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Curtis Strange's assignment: Follow Tiger Woods at U.S. Open

Tiger Woods on the course during a practice

Tiger Woods on the course during a practice round ahead of the U.S. Open at Shinnecock Hills Golf Club in Southampton on Tuesday. Credit: Newsday / J. Conrad Williams Jr.

Curtis Strange has seen and done a lot in his golf and television careers, including winning the 1988 and ’89 U.S. Opens. But on Thursday he is looking forward to something new.

The Fox analyst/reporter will follow Tiger Woods’ group around Shinnecock Hills for the first round of the 118th U.S. Open.

“I can’t wait,” Strange said on Tuesday. “I’ve never been in Tiger’s viewpoint, walking and working. When I was at ABC, I was in the booth all the time. Being out there watching in the arena with him, I look forward to it. What a group.”

Woods will join Dustin Johnson and Justin Thomas in a power threesome. But Strange said there is a star in that trio brighter than the others — and brighter than anyone else in the field.

“There’s a reason why there’s a buzz here this week — one guy,” Strange said of Woods. “We’ve seen it all year long. TV ratings have been doubled, and tripled at Tampa [for the Valspar]. The fans, the excitement.

“God bless all these other guys, but Tiger is moving the needle. That’s why we’re all hoping he does well, from a TV standpoint. Hey, it makes my job more exciting . . . No disrespect to Phil [Mickelson], but Tiger leads the charge here, and the rest of them are wonderful role players in this excitement.”

Someone asked Strange about Woods seeming to soften his interactions with fellow pros late in his career, compared to a “lone wolf” stage in his prime. Has he become a different person, 10 years after his last major victory?

“Oh, I think he’s the same person,” Strange said. “I think he’s trying a little bit and he’s appreciating this opportunity. I’ve heard him talk like that, which is fantastic, and I think part of that is not only enjoying the golf but also enjoying the people and his colleagues as well. We’re all pretty good guys.

“But I don’t think you change your stripes. We all have a certain makeup. It’s hard to change. I think if he starts really playing well again, the old competitive Tiger will come out . . . To me those that really separate themselves, not only physically but mentally as well, they’re lone wolves They’re outliers.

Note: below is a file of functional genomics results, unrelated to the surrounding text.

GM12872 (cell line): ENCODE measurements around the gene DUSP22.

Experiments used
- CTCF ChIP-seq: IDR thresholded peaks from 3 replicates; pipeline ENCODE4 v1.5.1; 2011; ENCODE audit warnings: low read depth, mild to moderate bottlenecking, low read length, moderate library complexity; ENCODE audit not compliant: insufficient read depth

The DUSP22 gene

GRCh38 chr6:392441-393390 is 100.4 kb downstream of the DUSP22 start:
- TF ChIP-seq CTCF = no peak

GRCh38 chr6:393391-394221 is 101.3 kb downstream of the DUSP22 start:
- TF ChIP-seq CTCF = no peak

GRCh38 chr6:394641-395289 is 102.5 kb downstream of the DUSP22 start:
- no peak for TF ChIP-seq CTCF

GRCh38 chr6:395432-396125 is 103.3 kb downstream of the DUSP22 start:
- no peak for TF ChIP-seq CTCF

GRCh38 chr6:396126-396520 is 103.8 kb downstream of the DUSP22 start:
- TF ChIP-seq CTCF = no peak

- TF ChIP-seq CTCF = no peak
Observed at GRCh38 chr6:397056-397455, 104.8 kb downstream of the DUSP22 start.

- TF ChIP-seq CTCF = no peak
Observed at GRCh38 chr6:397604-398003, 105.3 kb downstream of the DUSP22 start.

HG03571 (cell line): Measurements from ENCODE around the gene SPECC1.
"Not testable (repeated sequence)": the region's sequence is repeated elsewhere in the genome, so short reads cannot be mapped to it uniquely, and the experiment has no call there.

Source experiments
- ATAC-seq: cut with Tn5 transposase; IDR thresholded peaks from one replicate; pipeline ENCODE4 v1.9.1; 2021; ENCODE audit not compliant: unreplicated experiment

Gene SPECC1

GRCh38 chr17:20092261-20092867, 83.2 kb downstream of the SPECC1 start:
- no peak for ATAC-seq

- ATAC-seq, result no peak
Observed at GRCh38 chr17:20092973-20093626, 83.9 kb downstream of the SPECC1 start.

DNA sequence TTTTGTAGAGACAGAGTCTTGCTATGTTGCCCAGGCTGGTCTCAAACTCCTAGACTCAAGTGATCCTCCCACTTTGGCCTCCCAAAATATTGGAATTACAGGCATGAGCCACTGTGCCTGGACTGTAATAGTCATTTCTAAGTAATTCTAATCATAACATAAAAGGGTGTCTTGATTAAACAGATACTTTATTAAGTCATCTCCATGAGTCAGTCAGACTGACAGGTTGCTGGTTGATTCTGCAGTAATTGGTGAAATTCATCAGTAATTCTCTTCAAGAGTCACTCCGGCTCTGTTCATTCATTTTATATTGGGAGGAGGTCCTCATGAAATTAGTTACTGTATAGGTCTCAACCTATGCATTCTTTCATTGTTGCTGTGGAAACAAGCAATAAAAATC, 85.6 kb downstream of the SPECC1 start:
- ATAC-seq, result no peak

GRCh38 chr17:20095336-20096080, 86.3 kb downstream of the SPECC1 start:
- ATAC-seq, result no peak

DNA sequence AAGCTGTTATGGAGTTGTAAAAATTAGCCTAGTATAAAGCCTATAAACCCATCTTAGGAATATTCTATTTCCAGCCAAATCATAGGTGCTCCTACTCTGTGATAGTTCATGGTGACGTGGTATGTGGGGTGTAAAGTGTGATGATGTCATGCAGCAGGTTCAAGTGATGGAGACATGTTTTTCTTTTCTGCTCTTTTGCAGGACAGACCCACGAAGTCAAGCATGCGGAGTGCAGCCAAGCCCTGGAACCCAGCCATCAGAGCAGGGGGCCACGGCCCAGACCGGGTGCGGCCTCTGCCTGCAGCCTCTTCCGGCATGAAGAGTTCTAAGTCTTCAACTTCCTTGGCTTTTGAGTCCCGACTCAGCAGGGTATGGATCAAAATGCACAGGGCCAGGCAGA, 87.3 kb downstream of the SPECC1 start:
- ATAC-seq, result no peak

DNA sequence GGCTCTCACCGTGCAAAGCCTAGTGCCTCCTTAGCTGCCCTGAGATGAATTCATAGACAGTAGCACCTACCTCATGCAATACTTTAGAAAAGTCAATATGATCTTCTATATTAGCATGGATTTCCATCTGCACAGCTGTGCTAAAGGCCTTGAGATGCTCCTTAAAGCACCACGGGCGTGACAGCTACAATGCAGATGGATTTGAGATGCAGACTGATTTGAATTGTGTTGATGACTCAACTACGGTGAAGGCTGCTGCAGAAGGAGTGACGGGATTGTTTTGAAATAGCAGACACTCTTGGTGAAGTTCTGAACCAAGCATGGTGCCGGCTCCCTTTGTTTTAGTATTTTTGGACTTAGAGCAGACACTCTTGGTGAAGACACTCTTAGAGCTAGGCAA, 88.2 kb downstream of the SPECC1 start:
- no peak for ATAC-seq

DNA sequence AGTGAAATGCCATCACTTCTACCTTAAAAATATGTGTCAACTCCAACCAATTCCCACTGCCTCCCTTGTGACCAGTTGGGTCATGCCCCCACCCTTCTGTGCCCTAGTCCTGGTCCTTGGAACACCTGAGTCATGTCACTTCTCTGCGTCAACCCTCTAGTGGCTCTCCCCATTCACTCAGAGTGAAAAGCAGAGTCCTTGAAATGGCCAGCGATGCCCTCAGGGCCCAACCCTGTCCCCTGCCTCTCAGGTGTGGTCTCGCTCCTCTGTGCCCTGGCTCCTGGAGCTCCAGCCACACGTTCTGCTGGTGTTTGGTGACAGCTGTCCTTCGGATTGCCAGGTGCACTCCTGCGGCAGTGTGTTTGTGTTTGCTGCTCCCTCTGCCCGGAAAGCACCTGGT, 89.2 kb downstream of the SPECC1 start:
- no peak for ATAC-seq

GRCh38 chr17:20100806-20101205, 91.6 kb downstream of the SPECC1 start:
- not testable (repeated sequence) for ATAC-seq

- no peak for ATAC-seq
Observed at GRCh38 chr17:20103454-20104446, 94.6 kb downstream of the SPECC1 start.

“You think of all these great superstars in any sport, I don’t think they’re social butterflies, are they?”

Strange did mention a co-star for the Open, and it was not Mickelson or Jordan Spieth or Rory McIlroy.

“A big part of the excitement is Shinnecock,” he said, adding that Fox held a staff meeting on Tuesday at which everyone was reminded to “let Shinnecock be the star as well as the players. That’s easy for us to do.”

Two of Fox’s previous three Opens were at relatively unfamiliar courses in Chambers Bay and Erin Hills.

Strange played in the 1986 and ’95 Opens at Shinnecock, and said some things have changed, and others have not.

“These runoffs are very difficult,” he said. “You have to play a more conservative type game. Just get it in the middle of the green . . . I played here twice, and you forget the undulation of the greens. My gosh.

“It will be interesting to see how difficult the up-and-ins are from off the green and kind of keeping it in your mind that it was rough before. I think the rough was easier. I really do.”

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